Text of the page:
DIY Tips From the Warner Service Blog

How To Keep Your HVAC Running When It's Below Freezing

Posted by Warner Service on Nov 4, 2016 6:30:00 AM


Fall has come and gone. Homeowners around Maryland and Northern Virginia are prepping their homes in case Mother Nature decides to rival last winter’s snowstorm. To help you get ahead of the game, check out this compilation of our expert tips from over the years for winterizing your home:

  • Invest in (or build) a draft snake. According to the U.S. Department of Energy, drafts waste between 5 to 30 percent of your home's energy, which can cause faulty thermostat readings. To avoid this, buy a draft snake from a local hardware store, or make your own by using a rolled up bath towel or sewing together a piece of fabric that’s as long as the bottom of the door and filling it with sand or pet litter.
  • Perform a Home Energy Audit. Home Energy Audits are an affordable way to start saving money, as they help homeowners diagnose ways in which your home is losing heat in the winter.
  • Try weather-stripping. Use the weather-stripping or caulk to seal any gaps in your home’s windows, chimney, piping, and foundation.
  • Properly store window air conditioning units. If you choose to purchase a winterizing cover, then you can leave window A/C units in place. However, to store it away for the season, turn off or unplug your air conditioning as soon as the outside temperature drops below 60 degrees Fahrenheit.

    After that, store away the front cover and/or foam padding and ask for help to lift the air conditioning unit from the window. (Be sure to wear gripped gloves and close-toed shoes and place an old towel on the ground.) Carefully clean each part with a cloth, then store it in a garage or shed away from critters.

  • Change the air filter. Changing your home’s air filter monthly can reduce airborne allergens and pathogens, which are at an all-time high during the winter months. If homeowners invest in an HEPA filter, it can remove up to 99.97 percent of debris and bacteria. Clean filters also help distribute heat more evenly throughout your home because it increases airflow in the ductwork.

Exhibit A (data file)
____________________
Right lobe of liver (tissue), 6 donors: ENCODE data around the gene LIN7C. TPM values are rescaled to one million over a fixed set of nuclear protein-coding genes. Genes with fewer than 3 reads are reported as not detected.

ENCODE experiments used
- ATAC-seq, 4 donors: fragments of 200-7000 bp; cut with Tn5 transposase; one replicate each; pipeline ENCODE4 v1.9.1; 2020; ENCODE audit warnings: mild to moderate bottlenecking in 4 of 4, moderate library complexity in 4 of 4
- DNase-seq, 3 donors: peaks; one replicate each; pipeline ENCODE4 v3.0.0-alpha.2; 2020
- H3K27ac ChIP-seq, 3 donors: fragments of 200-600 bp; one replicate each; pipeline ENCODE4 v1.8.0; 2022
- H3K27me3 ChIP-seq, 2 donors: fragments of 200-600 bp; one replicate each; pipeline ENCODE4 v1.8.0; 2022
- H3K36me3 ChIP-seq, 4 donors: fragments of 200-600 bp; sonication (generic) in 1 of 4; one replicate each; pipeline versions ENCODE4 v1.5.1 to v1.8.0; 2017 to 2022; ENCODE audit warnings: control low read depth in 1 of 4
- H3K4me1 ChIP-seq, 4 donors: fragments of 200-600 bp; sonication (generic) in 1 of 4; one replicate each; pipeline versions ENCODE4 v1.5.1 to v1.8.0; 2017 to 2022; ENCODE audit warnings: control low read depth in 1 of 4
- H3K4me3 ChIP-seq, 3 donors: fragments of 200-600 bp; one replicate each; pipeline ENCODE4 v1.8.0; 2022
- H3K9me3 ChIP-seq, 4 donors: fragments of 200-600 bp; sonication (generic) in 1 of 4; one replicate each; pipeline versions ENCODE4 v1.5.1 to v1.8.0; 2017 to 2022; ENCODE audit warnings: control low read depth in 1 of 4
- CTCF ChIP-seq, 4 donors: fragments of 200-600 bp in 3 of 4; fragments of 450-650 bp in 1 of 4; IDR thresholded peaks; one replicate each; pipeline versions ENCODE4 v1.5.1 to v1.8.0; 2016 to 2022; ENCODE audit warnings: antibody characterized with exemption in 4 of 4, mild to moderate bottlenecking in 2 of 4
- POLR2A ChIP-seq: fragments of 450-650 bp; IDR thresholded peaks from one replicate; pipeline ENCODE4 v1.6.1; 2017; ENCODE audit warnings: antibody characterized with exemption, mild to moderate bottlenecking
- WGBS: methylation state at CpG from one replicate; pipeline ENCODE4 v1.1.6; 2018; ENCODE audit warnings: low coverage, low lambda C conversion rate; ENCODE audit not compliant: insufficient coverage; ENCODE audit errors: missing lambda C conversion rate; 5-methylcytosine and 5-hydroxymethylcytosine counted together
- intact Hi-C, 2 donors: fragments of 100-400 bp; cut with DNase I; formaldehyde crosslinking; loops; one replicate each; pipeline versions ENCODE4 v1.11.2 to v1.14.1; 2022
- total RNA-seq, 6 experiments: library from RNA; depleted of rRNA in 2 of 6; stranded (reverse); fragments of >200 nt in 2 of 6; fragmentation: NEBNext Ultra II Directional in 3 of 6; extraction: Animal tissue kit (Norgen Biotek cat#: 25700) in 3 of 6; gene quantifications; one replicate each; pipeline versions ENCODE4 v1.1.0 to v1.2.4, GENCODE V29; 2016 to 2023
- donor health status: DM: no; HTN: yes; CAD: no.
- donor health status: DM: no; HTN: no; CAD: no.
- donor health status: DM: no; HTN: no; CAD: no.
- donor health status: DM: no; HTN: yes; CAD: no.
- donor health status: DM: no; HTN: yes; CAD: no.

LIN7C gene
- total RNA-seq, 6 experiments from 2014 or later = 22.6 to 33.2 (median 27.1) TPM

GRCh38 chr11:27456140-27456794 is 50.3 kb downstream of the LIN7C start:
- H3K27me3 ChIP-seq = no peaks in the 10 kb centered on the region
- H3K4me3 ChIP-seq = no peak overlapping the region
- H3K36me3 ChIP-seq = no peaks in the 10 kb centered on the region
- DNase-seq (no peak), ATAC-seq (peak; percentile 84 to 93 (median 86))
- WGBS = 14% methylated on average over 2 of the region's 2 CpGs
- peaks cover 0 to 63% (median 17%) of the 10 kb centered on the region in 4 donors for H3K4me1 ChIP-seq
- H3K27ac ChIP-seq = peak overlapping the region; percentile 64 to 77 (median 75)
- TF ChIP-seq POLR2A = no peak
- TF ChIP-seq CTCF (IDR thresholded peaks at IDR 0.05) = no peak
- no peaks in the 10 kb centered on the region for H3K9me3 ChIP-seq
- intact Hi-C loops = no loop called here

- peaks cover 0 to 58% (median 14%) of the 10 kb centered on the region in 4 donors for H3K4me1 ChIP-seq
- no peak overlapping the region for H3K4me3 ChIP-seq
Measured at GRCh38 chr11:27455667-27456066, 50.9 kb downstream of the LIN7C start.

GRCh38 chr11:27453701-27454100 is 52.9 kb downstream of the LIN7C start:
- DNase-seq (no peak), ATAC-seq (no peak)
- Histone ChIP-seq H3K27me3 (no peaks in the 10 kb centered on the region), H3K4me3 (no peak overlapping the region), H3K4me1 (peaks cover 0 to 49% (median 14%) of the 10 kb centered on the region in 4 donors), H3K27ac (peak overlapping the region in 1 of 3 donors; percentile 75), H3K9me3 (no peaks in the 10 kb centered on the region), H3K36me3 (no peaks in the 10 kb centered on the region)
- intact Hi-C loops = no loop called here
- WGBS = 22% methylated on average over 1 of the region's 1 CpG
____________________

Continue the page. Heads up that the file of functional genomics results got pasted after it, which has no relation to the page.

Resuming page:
• Run fans clockwise. Because the fan’s blades are moving clockwise, it produces a warmer breeze than counterclockwise rotation.

  • Focus on the lawn. Trim branches to prevent icy power outages or property damage. Homeowners should also aerate the lawn, and apply winterizing fertilizer to promote deep-root growth. Clean soil from planters, and bring everything inside, including outdoor furniture, to avoid cracking from dryness. Lastly, put any attached hoses in the garage to avoid cracking, and inspect exterior lighting to prevent slips (which can also be done with salt or snow melt).

  • Lower the water heater’s temperature. Many professionals turn the water heater’s temperature to around 170 degrees Fahrenheit as an installation formality. However, many homes don’t require that much steam and pressure. To save some money, turn it down to 120 degrees Fahrenheit. If you want to be more environmentally friendly, you can contact an expert about installing a tankless water heater or installing residential solar panels.

  • Schedule a check-up. In order for your home’s heating system to perform its best this winter, you should schedule a check-up where a qualified technician will inspect the system to make sure it can handle below-freezing temperatures.

  • Examine drainage pipes. As snow melts, be sure it flows away from your home’s foundation. Also ensure that gutters and downspouts are properly fastened and clear of debris and leaves. While you’re looking for leakages, test the sump pump with our easy-to-follow guide.

  • Lower the thermostat. For every degree you lower the thermostat, you’ll save between 1 and 3 percent on the energy bill. Homeowners should also consider a programmable thermostat. Check out a few reasons it benefits your home here.

  • Check the roof for loose, missing or cracked shingles, and replace if necessary. While you’re up there, make sure vents and other openings are covered to prevent critters from nesting during hibernation.

  • Insulate your home’s pipes. You’ll pay less for hot water, and it’s less likely that the pipes will freeze. For more basic information on how to prep for frozen pipes, click here.

Warner Service wants to keep you and your family warm this winter. That’s why we’re offering a printable HVAC Maintenance Checklist, so you can keep up with the dropping temperatures. Download it below:

Download the HVAC Maintenance Checklist 

Topics: HVAC, Maintenance, Heat